International Energy Agency warns oil glut will last

Oil futures extended their decline yesterday, with US crude touching its lowest since 2003, as a global supply glut bumped up against bearish financial news that sparked deeper worries over demand.

US crude oil dropped more than 4% at one stage, falling to as low as $27.32 a barrel. It regained ground to trade down 92 cents at $27.54 later.

The contract settled down 96 cents, or 3.26 percent, in the previous session.

“You need the low price to slow down shale much faster,” said Bjarne Schieldrop, chief commodities analyst with SEB in Oslo. He added that a “very broad-based sell-off across assets and across the world” amplified pressure on oil prices.

Brent futures meanwhile fell by 80 cents to $27.96 a barrel, but dropped as low as $27.70 earlier in the day, not far from Monday’s 12-year trough of $27.67.

They settled up 21 cents, or 0.7%, in the previous session.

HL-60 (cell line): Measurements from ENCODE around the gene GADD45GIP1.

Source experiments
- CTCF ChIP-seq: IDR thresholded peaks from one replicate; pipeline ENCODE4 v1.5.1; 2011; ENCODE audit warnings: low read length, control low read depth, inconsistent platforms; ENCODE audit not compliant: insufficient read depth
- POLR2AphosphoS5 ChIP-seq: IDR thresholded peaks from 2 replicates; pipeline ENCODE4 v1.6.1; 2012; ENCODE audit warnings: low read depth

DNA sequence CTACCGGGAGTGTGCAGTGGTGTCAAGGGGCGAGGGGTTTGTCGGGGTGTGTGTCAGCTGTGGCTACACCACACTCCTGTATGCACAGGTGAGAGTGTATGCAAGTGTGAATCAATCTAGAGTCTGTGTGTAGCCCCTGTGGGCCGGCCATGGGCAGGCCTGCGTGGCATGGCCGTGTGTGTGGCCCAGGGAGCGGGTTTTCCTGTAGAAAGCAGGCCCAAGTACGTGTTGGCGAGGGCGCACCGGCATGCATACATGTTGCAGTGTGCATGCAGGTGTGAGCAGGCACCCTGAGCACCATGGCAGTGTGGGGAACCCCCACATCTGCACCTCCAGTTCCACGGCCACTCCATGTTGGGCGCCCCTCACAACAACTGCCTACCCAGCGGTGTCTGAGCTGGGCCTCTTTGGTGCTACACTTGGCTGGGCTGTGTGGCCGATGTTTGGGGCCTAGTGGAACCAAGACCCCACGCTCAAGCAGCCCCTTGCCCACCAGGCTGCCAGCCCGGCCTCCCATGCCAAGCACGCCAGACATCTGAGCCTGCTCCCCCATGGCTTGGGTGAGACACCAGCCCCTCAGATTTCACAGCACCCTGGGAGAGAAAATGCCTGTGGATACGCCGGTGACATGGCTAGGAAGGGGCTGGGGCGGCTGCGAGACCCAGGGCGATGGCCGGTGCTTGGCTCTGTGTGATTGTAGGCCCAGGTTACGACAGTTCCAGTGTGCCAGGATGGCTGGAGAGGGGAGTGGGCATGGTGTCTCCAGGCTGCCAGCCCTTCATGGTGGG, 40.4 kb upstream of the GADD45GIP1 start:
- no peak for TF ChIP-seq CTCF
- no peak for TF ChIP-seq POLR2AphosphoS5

A Venezuelan request for an emergency Opec meeting to discuss steps to prop up prices did little to stem declines.

World equities sank to their lowest level since 2013, and the index’s fall so far in January is already 9.9%, the biggest drop since 2009.

While the IMF’s chief economist warned that financial markets seemed to be over reacting to falling oil prices and the risk of a downturn in China, demand concerns compounded an already bearish energy market.

The International Energy Agency — IEA —warned the world could “drown in oversupply” of oil in 2016, with Iran’s exports adding to the excess.

“It’s a continuous story that pushes prices lower and lower,” said Hans van Cleef, senior energy economist with ABN AMRO. “We should see an effect on production,” he said.

Russia’s largest private oil producer said yesterday it expects the country’s output to drop for the first time in many years in 2016.

“Today, the oil industry is near a survival line ... Unfortunately we are cutting drilling,” Lukoil’s chief executive Vagit Alekperov said.

A report said Canada’s oil-sands producers were now losing money on every barrel, while US shale producers were “burning cash” at current prices.

* Reuters


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